Don’t start your project without a strategy; it’s a surefire money pit.
Don’t Drive Around in Circles
A Kind Warning to Readers
Don’t start your project without a strategy; it’s a surefire money pit. Off-the-cuff inventory management will cost you in unexpected labor and rework efforts. After hitting a few stumbling blocks, one of our clients began using internal resources to manage inventory and paying a vendor to do the exact same job. A crazy situation, but not uncommon. We’ve also had multiple clients come to us after already wasting money and time on poor data management. In some cases, the cost of maintenance had superseded the value that the data brought in. It is sad news when you end up working for your data rather than having your data work for you. Like a scary scene from 2001: A Space Odyssey – it ain’t pretty, and it’s bad for business.
Inventory management strategy must align with overall business strategy. So, take a step back and think big: what does successful inventory management look like? How do you define it? Is your main goal to maintain key equipment and minimize unnecessary inventory? Or, is it to have a reliable system with easily identifiable and retrievable data? Whatever your goal is, first think of that big picture. Next, break it up into short-term goals. Attainable milestones will help you measure performance and give you the clear visibility needed to drive great inventory management.
Don’t Sweep It Under the Rug
It might be simple; it might be complex. Still, everyone uses some type of system to manage inventory.
From spreadsheets to web-based management tools, pros rely on the data in these systems for financial reports, tax payments, and inventory health. Many users focus heavily on the physical management of inventory. It’s key to maintaining operations, of course. However, it does not make physical tracking more important than keeping an updated system. If system managers fail to maintain an accurate and up-to-date inventory system, business users will stop relying on it for their inventory management. They’d end up with a pile of individual excel files spread out over the company. Pretty cringe-worthy. The situation leads to a major lack of overall visibility of real, managed value and metrics. Think about putting controls in place to make sure people are transacting within one consistent system. We’ve found that having system-generated notifications or approvals for certain transactions (i.e. physical movements of inventory require an approval from a material coordinator) can result in major maintenance support. That said, it is necessary to think about what ideas would make sense for your company.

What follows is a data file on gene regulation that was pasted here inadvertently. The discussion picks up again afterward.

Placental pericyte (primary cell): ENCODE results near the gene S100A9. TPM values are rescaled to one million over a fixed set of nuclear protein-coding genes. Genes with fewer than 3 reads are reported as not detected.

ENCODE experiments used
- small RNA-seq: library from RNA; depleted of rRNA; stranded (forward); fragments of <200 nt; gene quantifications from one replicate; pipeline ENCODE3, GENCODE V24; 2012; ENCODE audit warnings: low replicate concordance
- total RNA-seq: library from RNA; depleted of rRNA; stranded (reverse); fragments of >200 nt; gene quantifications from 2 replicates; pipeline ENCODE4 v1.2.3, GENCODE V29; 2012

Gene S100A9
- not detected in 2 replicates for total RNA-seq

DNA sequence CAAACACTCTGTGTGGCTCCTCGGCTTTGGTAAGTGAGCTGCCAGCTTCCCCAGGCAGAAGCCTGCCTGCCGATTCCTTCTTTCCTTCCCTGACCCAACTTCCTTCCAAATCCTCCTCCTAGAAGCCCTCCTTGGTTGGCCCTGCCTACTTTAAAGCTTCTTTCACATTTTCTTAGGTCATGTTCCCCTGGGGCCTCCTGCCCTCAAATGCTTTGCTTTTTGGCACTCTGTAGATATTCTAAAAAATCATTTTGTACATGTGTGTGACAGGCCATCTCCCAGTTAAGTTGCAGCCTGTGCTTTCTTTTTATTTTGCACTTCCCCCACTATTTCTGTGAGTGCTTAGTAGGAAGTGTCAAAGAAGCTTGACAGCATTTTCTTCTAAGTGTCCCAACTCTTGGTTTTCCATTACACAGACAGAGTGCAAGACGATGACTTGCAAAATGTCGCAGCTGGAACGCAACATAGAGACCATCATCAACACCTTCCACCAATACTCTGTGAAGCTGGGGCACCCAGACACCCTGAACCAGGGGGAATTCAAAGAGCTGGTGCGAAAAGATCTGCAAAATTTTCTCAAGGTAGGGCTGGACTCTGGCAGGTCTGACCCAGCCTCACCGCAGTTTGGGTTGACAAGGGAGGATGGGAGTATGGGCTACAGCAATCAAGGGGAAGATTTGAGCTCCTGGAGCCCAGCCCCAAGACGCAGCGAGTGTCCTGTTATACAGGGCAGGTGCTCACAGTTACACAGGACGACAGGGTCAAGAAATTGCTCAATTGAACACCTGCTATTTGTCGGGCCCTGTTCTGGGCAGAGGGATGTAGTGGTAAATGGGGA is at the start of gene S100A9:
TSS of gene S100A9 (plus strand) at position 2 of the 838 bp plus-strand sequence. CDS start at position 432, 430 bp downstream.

Remember that time at the end of the year…you know, a few years back when you and all your co-workers were under pressure? When you were trying to reconcile inventory and finances? You know how you wished you had a cleaner and standardized inventory system that would make the entire activity easier? Maybe you could have actually enjoyed spending time with family and friends during the holidays or, Heaven forbid, even got a little bit of sleep.
Don’t forget that feeling. That is what happens when you fail to maintain a clean and updated inventory system. It gets in the way of the good stuff. When your inventory management is smooth, you can let work be work. That way, you can live your life, which is what it’s really all about anyways.
Don’t Let Me Down
Many of the common issues with inventory management come from people. Now, it’s pretty rare that people screw things up on purpose. The most common reason is bad communication. It’s a little thing, but it wreaks such havoc it can be as deadly and common as the flu.
We strongly recommend doing an in-depth analysis of current systems of hierarchy and methods of communication within your team. Ask yourself: does your team have clear visibility of roles and responsibilities? Do they know what you expect from them on a daily, weekly, or monthly basis? Do they have the right tools, knowledge, and training to do what they need to do? If you notice gaps or weak spots in your answers, take immediate action. Your employees and your bottom line will thank you.
November 29, 2016